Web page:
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Credit contraction and international trade: Evidence from Chilean exporters

Listed author(s):
  • Aisen, Ari
  • Álvarez, Roberto
  • Sagner, Andrés
  • Turén, Javier

Using data of Chilean exporting firms, this paper studies the effect of the financial crisis on the extensive and intensive margin of export in the aftermath of the crisis. The negative effect of the crisis on exports is highly heterogeneous. The evidence shows that larger exporters, belonging to industries more dependent on overall credit, have suffered disproportionately more during the crisis in terms of export growth, but less in terms of entry and exit. This has important policy implications, as public policy aiming at stimulating trade credit may not be as effective if overarching credit conditions remain subdued.

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File URL: http://www.sciencedirect.com/science/article/pii/S0305750X1200232X
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Article provided by Elsevier in its journal World Development.

Volume (Year): 44 (2013)
Issue (Month): C ()
Pages: 212-224

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Handle: RePEc:eee:wdevel:v:44:y:2013:i:c:p:212-224
DOI: 10.1016/j.worlddev.2012.09.016
Contact details of provider: Web page: http://www.elsevier.com/locate/worlddev

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  1. Greenaway, David & Guariglia, Alessandra & Kneller, Richard, 2007. "Financial factors and exporting decisions," Journal of International Economics, Elsevier, vol. 73(2), pages 377-395, November.
  2. Rajan, Raghuram G & Zingales, Luigi, 1998. "Financial Dependence and Growth," American Economic Review, American Economic Association, vol. 88(3), pages 559-586, June.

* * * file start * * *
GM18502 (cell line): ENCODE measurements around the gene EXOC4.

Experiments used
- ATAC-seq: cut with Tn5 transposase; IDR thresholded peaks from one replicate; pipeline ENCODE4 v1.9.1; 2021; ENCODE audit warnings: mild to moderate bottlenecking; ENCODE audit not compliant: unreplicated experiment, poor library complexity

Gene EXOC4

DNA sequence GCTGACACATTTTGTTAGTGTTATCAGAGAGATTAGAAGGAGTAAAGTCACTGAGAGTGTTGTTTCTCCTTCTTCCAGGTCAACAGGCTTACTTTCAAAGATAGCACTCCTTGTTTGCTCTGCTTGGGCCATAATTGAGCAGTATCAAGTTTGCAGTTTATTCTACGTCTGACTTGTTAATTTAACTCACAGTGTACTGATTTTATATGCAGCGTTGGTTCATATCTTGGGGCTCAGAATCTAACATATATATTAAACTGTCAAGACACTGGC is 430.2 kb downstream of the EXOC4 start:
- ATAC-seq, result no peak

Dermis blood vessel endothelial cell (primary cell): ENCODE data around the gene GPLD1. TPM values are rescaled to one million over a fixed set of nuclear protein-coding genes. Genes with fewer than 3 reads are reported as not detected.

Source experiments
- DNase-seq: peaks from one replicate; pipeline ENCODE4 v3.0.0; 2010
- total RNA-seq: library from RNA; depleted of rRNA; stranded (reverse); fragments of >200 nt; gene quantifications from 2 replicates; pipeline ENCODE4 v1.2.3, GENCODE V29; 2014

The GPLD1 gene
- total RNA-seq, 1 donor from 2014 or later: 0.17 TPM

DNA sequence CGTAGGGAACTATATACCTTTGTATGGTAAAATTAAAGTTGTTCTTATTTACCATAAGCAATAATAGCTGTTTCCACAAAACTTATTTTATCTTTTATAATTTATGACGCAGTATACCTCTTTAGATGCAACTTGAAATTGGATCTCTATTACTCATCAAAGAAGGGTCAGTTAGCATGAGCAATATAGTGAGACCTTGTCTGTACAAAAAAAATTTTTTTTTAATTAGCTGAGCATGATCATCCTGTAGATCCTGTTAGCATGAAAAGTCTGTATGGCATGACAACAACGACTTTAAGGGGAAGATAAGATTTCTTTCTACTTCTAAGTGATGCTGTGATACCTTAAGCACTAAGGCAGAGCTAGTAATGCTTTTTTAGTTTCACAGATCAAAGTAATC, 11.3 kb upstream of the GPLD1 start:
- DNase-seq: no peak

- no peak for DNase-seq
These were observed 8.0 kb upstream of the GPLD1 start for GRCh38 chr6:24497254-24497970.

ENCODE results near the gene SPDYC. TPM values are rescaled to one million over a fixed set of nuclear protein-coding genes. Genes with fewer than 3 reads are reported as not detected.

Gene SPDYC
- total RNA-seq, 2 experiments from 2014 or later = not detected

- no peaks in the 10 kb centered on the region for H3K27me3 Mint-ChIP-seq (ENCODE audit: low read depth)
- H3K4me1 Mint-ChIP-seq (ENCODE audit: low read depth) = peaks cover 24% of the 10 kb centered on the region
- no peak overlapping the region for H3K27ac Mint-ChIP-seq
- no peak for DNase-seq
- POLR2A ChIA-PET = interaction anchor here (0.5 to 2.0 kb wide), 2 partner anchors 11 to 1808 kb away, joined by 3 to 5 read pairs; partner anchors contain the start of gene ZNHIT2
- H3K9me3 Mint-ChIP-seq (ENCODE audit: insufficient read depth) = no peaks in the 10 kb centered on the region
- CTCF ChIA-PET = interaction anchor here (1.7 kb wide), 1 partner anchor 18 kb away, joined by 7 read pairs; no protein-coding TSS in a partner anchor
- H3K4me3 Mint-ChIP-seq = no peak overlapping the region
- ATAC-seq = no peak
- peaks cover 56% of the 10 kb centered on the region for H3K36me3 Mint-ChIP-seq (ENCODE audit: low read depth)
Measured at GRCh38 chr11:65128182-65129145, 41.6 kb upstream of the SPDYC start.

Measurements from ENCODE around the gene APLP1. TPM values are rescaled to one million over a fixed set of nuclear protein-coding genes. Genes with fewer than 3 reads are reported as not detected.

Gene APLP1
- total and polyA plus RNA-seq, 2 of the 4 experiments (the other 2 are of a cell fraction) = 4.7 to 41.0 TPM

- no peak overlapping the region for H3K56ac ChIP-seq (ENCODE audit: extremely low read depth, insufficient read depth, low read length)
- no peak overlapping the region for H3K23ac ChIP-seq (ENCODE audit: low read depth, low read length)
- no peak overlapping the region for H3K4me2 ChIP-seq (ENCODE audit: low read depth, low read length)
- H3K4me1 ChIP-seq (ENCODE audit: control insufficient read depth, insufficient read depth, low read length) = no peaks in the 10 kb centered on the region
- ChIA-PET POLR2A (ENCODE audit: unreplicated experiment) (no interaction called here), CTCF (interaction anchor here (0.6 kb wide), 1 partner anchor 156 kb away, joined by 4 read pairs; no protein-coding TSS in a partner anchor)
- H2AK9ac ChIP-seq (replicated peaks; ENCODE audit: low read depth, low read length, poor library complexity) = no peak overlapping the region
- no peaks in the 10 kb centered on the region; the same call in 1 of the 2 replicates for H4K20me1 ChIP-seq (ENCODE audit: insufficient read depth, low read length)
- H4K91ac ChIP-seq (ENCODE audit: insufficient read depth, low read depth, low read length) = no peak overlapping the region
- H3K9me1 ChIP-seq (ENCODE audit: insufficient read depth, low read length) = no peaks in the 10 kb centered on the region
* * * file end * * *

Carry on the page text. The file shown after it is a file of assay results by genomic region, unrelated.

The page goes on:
3. Chor, Davin & Manova, Kalina, 2012. "Off the cliff and back? Credit conditions and international trade during the global financial crisis," Journal of International Economics, Elsevier, vol. 87(1), pages 117-133.
  4. Andrew Bernard & J Bradford Jensen & Stephen Redding & Peter Schott, 2009. "The Margins of U.S. Trade (Long Version)," Working Papers 09-18, Center for Economic Studies, U.S. Census Bureau.
  5. Daniel Paravisini & Veronica Rappoport & Philipp Schnabl & Daniel Wolfenzon, 2015. "Dissecting the Effect of Credit Supply on Trade: Evidence from Matched Credit-Export Data," Review of Economic Studies, Oxford University Press, vol. 82(1), pages 333-359.
  6. Andrew B. Bernard & J. Bradford Jensen & Stephen J. Redding & Peter K. Schott, 2009. "The Margins of US Trade," American Economic Review, American Economic Association, vol. 99(2), pages 487-493, May.
  7. Jonathan Eaton & Samuel Kortum & Brent Neiman & John Romalis, 2016. "Trade and the Global Recession," American Economic Review, American Economic Association, vol. 106(11), pages 3401-3438, November.
  8. Mary Amiti & David E. Weinstein, 2011. "Exports and Financial Shocks," The Quarterly Journal of Economics, Oxford University Press, vol. 126(4), pages 1841-1877.
  9. Bricongne, Jean-Charles & Fontagné, Lionel & Gaulier, Guillaume & Taglioni, Daria & Vicard, Vincent, 2012. "Firms and the global crisis: French exports in the turmoil," Journal of International Economics, Elsevier, vol. 87(1), pages 134-146.
  10. Manova, Kalina, 2008. "Credit constraints, equity market liberalizations and international trade," Journal of International Economics, Elsevier, vol. 76(1), pages 33-47, September.
  11. Beck, Thorsten & Levine, Ross, 2002. "Industry growth and capital allocation:*1: does having a market- or bank-based system matter?," Journal of Financial Economics, Elsevier, vol. 64(2), pages 147-180, May.
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